Beyond BLS briefly summarizes articles, reports, working papers, and other works published outside BLS on broad topics of interest to MLR readers.
If you have driven along a country road in the South in recent years, you may have spotted an abandoned factory or textile plant. Prior to World War II, the southeastern region of the United States was, for the most part, an agricultural economy. However, the South’s economy boomed thanks to plans carried out by the federal National War Labor Board to bring military production to the region. As a result, manufacturing employment rose by 50 percent and wages increased by 40 percent from 1939 to 1942. The advent of the interstate highway system further helped the South transform; however, the North and West remained the dominant industrialized regions.
Large metropolitan areas in the South—including Atlanta, Nashville, Orlando, and their surrounding suburbs—have experienced tremendous growth in recent decades while the majority of the region’s rural areas have seen the reverse. In “Wanted: jobs 2.0 in the rural Southeast” (Econ South, Federal Reserve Bank of Atlanta, third quarter 2012, pp. 7–19), author Charles Davidson explores the economic downfall of the South’s rural areas and the uncertain future that many rural counties face. A rural county is defined as one not belonging to a Metropolitan Statistical Area (MSA). The U.S. Census Bureau identifies an MSA as an area with 50,000 or more people plus any of the urban core’s adjacent counties with linked economies. Rural counties that are most distant from large, urban areas tend to be worse off than rural counties located on the outskirts of bustling regions—these counties may still reap the benefits of nearby business, services, and employment opportunities. Also, the economies of rural counties with natural attractions like mountains or lakes have fared comparatively well.
Using county-level data from the Bureau of Labor Statistics, the author notes that in July 2012, 79 percent of southern counties with unemployment rates above 10 percent were rural counties. Furthermore, a U.S. Department of Agriculture report shows that 136 out of 164 rural southern counties, or 83 percent, are categorized as being in a state of “persistent poverty.” One of the main factors driving the pervasive poverty and high unemployment is loss of industry, particularly in the manufacturing sector. It is not uncommon for small towns to depend on one plant or factory for jobs. Monroe County, Alabama, has seen its labor force reduced by more than 25 percent since 2000 when the Vanity Fair Corporation, an apparel company, substantially reduced operations in the area. As a result, the county population decreased by 8 percent.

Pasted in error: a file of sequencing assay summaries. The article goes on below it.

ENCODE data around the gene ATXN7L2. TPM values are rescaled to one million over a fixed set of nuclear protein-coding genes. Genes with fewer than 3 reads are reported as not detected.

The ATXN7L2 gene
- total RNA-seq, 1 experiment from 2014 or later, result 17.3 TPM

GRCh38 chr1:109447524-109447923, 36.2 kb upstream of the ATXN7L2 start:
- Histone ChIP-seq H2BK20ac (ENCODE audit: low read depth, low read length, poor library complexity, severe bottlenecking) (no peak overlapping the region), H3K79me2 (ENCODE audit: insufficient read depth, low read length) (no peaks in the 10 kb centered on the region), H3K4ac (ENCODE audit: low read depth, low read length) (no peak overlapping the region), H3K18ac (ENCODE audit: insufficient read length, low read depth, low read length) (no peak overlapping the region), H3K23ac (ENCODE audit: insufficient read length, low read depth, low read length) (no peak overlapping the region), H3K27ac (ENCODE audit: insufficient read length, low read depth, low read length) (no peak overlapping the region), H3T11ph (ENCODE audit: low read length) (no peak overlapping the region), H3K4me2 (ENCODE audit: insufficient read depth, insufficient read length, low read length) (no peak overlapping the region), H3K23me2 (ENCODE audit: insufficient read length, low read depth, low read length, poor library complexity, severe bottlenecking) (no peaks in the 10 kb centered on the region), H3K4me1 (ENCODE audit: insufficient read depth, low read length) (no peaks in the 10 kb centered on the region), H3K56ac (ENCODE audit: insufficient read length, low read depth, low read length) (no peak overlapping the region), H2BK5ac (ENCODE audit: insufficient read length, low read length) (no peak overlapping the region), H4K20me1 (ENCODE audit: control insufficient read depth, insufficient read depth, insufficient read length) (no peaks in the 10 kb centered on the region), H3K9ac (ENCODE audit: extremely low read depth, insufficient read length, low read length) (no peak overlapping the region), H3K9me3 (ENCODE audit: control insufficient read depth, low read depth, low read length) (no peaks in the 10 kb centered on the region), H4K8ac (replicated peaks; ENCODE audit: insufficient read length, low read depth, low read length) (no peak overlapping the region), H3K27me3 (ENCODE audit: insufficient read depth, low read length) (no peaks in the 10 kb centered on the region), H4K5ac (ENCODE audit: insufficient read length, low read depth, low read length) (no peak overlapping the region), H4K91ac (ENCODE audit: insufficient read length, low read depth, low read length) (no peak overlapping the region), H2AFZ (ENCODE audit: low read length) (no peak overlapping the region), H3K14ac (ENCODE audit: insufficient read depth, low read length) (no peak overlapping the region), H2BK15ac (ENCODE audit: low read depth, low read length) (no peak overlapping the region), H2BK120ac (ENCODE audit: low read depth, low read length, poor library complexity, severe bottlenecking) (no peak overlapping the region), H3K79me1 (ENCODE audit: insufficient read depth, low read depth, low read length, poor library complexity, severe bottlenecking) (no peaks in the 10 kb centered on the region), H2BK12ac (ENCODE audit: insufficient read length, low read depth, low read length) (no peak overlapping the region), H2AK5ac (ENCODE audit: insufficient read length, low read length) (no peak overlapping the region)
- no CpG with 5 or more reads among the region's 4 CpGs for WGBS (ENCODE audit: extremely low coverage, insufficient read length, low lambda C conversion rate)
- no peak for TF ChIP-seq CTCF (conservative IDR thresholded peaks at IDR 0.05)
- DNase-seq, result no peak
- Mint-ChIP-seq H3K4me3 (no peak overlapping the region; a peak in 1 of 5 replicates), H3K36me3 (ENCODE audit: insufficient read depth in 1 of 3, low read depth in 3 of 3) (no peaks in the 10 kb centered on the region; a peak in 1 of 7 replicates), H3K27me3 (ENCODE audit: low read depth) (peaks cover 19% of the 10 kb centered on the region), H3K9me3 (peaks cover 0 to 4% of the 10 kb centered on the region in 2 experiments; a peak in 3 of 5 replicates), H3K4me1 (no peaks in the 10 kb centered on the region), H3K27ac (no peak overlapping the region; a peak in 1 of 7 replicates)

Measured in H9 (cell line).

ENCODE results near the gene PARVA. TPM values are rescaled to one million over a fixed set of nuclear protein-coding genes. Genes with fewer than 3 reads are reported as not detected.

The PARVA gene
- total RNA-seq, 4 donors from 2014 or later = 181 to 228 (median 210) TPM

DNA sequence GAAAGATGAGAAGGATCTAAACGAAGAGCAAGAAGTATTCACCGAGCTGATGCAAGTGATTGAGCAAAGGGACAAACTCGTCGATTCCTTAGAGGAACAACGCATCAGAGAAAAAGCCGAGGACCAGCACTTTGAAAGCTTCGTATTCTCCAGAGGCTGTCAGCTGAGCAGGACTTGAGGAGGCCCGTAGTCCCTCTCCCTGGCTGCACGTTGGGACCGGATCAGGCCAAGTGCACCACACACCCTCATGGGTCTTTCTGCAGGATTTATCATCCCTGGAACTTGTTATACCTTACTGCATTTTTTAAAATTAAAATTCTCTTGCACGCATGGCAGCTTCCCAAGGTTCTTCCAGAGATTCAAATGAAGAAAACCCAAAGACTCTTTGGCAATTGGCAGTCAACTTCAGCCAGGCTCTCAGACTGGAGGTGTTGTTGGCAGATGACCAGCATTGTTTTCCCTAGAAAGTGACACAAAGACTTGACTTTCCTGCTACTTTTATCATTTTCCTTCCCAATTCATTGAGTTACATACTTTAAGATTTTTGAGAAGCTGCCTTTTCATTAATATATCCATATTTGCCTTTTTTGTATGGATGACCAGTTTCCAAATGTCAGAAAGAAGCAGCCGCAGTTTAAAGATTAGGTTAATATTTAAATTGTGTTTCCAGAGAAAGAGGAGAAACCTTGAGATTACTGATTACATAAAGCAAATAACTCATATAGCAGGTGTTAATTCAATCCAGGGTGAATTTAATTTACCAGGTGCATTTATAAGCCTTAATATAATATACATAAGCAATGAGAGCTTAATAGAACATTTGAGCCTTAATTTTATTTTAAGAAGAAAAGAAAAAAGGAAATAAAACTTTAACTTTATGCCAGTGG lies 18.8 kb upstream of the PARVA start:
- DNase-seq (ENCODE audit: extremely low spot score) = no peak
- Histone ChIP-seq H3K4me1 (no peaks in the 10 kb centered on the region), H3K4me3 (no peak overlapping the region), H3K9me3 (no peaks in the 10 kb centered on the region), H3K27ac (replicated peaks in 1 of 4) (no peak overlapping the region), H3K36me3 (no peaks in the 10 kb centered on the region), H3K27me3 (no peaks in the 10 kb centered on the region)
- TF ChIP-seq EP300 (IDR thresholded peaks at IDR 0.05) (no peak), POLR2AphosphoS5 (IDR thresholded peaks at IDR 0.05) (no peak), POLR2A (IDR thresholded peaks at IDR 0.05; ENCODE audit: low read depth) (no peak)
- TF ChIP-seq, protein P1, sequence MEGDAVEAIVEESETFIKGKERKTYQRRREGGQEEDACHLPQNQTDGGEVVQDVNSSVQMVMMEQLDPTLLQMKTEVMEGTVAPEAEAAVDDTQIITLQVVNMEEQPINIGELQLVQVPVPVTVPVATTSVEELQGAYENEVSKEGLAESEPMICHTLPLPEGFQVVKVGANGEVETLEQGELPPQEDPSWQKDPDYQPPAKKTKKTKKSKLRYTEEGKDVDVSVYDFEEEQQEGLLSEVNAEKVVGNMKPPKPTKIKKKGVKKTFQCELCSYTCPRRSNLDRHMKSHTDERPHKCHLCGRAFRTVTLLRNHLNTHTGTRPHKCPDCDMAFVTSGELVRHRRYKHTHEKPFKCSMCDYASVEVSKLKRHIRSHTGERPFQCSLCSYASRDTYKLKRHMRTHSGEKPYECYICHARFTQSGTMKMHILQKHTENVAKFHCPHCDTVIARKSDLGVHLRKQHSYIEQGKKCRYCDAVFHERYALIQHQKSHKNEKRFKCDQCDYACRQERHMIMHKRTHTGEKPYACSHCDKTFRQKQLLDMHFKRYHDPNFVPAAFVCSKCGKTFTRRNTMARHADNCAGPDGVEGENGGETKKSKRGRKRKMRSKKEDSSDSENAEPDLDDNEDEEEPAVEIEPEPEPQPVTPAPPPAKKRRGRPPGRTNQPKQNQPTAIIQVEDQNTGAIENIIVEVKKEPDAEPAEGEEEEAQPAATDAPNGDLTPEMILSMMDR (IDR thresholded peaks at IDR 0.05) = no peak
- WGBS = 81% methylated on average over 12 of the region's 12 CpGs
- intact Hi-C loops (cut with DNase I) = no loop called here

With factories closed and jobs lost, how do rural communities boost their economies? The author investigates a few different approaches, one being the reliance on local governments to invest in new infrastructure, such as industrial parks, to attract new businesses or manufacturers. In today’s high tech environment, the intellect needed to succeed in the tech industry may not be found in the South’s rural counties, and funding for education in these areas has proven difficult. Therefore, a brand-new facility does not guarantee automatic industry growth.
Another approach to economic growth has been to focus on the local entrepreneurs and those with a strong sense of self-reliance. In recent decades, the number of nonfarm proprietorships (NFPs) in rural areas has risen while the number of rural farms has declined. Though NFPs and entrepreneurs provide promise for the South’s rural counties, the self-employed still earn less than those with wage or salary jobs. Another issue with rural entrepreneurs is their lack of access to funding and to an overall support system. The Georgia Department of Community Affairs offers microloans to rural entrepreneurs, but said loans are typically granted to small establishments instead of individuals.
For most states, new jobs are created within. This notion goes hand in hand with training efforts to prepare workers for jobs with expanding companies such as manufacturers. In rural Perry County, Tennessee, a nonprofit program named Vision Perry provided job training, and in turn a number of call centers opened in the county. State and local governments have made progress in helping to stabilize and encourage growth in rural counties, but the challenges still outweigh the efforts. The author calls for economic development councils, local governments, and other stakeholders invested in the future of the rural South to come together instead of continuing with separate visions for economic prosperity.